not only where the cap comes in, but even more importantly, what will be the difference between this year and the next, will have a massive impact on fred and serge's plans. If there's a massive difference between this season and the next, it makes a ton more sense for both to go on a one year deal now, and go for multi-year next season.


I agree with you though I think it's going ot take a few seasons to get things back to normality - cap wise speaking.  I can see a 2+po.....we're saying the same thing, just one more year.  Next season is going to be tough, especially if there's a 40% drop in revenue from a fanless season.

Danh would be more adept at answering this question.  Might take multiple years to recover - I dunno.
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JeffB
DocHolliday wrote:


I agree with you though I think it's going ot take a few seasons to get things back to normality - cap wise speaking.  I can see a 2+po.....we're saying the same thing, just one more year.  Next season is going to be tough, especially if there's a 40% drop in revenue from a fanless season.

Danh would be more adept at answering this question.  Might take multiple years to recover - I dunno.


Might take 18 months to 2yrs to get a vaccine.  My guess is that it'll be controlled through therapeutics far before a vaccine.....hopefully in the next 6 months.
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Mo_fusion
Is it already a foregone conclusion that all major sporting events will be fan-less?

That. Fucking. Sucks.
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DocHolliday
JeffB wrote:


Might take 18 months to 2yrs to get a vaccine.  My guess is that it'll be controlled through therapeutics far before a vaccine.....hopefully in the next 6 months.


I was reading there are 4 or 5 vaccine hopefuls that are already in animal testing and if they pass that, then 28 day human trials.  One hopeful vaccine candidate deveoped in Canada has shown promise in ferrets.  If successful, the lab could potentially produce a vaccine by early 2021.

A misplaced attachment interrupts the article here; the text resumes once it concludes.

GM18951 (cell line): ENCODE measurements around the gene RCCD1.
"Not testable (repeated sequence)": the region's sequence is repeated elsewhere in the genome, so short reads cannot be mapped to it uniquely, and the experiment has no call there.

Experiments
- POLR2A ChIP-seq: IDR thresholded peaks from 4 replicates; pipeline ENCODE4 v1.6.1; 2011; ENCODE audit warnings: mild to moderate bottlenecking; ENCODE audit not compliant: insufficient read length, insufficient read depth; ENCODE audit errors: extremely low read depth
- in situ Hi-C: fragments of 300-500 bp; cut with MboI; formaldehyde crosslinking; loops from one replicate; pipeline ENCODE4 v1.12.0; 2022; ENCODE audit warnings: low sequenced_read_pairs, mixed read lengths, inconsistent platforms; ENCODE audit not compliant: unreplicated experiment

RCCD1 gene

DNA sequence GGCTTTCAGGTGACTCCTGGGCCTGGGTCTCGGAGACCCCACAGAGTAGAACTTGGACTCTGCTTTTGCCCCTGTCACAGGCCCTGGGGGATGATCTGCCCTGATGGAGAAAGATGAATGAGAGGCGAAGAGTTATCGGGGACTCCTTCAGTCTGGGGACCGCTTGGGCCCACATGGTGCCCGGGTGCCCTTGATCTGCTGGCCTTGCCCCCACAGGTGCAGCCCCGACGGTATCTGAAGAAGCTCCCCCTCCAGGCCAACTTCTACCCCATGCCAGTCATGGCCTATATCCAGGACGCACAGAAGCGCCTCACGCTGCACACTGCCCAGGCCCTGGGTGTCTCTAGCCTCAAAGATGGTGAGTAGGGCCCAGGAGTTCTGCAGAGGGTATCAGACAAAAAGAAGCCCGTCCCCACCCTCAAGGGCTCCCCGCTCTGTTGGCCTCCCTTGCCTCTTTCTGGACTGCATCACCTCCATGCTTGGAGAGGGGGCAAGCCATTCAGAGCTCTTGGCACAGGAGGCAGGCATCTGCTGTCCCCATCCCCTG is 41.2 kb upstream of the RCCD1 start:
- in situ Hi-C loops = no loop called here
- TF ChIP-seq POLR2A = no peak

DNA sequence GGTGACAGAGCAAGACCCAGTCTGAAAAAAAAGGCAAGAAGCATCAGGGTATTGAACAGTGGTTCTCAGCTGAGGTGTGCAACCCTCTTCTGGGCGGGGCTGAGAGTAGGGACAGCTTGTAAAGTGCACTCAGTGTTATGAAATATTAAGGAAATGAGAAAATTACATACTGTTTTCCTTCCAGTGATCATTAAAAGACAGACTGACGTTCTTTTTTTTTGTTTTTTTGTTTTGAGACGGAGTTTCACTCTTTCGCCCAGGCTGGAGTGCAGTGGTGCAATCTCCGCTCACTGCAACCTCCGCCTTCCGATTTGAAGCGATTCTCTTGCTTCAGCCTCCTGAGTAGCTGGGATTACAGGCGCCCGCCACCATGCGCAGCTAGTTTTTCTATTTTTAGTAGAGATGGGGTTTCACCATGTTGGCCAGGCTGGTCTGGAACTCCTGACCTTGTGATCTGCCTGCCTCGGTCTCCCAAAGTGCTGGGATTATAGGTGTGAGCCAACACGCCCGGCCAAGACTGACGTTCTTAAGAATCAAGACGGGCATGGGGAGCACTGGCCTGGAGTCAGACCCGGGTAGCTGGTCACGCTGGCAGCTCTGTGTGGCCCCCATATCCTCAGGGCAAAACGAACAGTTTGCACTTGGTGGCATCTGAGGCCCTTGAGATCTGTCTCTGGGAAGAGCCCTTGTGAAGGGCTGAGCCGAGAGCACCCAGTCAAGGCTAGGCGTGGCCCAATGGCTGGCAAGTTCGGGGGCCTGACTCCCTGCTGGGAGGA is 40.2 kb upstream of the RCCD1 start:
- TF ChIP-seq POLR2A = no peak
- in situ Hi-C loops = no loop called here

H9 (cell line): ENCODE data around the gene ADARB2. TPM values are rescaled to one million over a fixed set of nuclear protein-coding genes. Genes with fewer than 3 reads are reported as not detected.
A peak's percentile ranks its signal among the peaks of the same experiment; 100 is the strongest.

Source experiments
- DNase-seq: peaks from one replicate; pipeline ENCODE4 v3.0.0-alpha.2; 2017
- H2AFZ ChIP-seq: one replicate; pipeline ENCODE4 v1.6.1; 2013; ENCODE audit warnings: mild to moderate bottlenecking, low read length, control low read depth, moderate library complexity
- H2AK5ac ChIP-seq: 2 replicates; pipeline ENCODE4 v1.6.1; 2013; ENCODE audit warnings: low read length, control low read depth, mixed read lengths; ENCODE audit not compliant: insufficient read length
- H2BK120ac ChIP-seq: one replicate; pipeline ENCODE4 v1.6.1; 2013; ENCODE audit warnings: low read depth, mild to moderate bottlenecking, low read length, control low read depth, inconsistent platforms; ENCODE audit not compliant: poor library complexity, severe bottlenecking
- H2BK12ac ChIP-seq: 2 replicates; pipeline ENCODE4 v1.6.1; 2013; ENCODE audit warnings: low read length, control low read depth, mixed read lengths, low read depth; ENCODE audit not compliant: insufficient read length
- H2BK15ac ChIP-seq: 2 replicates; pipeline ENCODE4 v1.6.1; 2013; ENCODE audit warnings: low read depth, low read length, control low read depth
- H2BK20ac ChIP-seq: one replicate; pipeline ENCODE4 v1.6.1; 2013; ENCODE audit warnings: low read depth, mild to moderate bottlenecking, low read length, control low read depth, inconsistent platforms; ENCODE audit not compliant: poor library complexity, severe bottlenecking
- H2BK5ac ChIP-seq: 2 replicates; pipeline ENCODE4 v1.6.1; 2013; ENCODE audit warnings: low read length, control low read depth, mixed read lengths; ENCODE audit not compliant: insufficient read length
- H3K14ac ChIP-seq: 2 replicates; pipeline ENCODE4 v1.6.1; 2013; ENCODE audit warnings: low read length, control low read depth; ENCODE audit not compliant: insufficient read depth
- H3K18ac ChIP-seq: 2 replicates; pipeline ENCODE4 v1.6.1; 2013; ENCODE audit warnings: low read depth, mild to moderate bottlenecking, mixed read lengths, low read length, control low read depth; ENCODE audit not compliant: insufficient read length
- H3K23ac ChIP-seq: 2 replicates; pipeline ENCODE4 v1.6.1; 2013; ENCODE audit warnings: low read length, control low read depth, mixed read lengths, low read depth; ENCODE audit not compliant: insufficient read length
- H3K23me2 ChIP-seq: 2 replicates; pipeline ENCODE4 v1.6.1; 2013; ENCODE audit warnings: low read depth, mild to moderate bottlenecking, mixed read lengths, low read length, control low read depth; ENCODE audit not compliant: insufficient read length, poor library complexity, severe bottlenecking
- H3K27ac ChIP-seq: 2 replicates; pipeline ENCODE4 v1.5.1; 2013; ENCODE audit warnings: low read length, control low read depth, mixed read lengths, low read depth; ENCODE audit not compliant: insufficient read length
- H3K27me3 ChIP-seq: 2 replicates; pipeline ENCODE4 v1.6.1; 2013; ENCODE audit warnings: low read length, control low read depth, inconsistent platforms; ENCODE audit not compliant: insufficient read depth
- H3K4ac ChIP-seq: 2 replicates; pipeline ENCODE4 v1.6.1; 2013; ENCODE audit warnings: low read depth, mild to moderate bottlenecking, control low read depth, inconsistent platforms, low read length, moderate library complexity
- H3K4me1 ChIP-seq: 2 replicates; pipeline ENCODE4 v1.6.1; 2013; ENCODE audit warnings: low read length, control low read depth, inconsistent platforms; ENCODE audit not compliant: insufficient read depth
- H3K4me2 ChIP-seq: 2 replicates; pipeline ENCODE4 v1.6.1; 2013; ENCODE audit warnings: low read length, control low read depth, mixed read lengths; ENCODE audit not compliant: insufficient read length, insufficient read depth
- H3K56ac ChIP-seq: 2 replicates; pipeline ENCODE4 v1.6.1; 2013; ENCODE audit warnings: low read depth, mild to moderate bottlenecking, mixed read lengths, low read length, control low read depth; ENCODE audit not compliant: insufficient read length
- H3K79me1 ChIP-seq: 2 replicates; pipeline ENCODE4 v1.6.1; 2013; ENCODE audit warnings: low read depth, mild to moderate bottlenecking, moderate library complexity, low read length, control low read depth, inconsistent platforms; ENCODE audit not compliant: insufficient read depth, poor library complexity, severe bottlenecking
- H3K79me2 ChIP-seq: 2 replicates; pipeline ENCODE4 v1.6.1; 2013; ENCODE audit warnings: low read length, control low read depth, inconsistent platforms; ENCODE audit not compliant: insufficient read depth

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 VIDO-InterVac was the first lab in Canada to isolate the virus, the first to develop a vaccine and the first to test it on animals in the country, according to Gerdts.
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moremilk
JeffB wrote:


Might take 18 months to 2yrs to get a vaccine.  My guess is that it'll be controlled through therapeutics far before a vaccine.....hopefully in the next 6 months.


it's 100% they'll have multiple vaccines in the next 9 months, most likely this year. There's a company in UK that hopes to have mass production in September, but all other vaccines in the works are not scheduled to be available before the end of the year (to my knowledge at least). The only question is how efficient they will be, how quickly can they ramp up production etc.
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DocHolliday
moremilk wrote:


it's 100% they'll have multiple vaccines in the next 9 months, most likely this year. There's a company in UK that hopes to have mass production in September, but all other vaccines in the works are not scheduled to be available before the end of the year (to my knowledge at least). The only question is how efficient they will be, how quickly can they ramp up production etc.


Absolutely.  Canada received the sequencing of the virus from China - they do have the jump/headstart on everyone else, hopefully they can have one ready as well.  
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macs
moremilk wrote:


it's 100% they'll have multiple vaccines in the next 9 months, most likely this year. There's a company in UK that hopes to have mass production in September, but all other vaccines in the works are not scheduled to be available before the end of the year (to my knowledge at least). The only question is how efficient they will be, how quickly can they ramp up production etc.


I’m sorry to burst your bubble, but there aren’t any vaccines for coronaviruses, and there are other viruses (e.g. HIV, Epstein-Barr virus) where scientists have tried and failed.  I’m not saying it’s impossible, but it’s definitely not 100%.
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DocHolliday
macs wrote:


I’m sorry to burst your bubble, but there aren’t any vaccines for coronaviruses, and there are other viruses (e.g. HIV, Epstein-Barr virus) where scientists have tried and failed.  I’m not saying it’s impossible, but it’s definitely not 100%.


MM didn't  say there was a vaccine being distributed.  He's saying a vaccine has been developed but is still in the testing phase in the UK.  Canada has one too that's looking promising - it's on the link I posted a couple of posts up. There are billions being spent around the globe to not only develop a vaccine but build the manufacturing line for each potential vaccine candidate - whether they end up working or not.  It's looking promising to have a vaccine being distibuted in the next 9-12 mos.
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DocHolliday
macs wrote: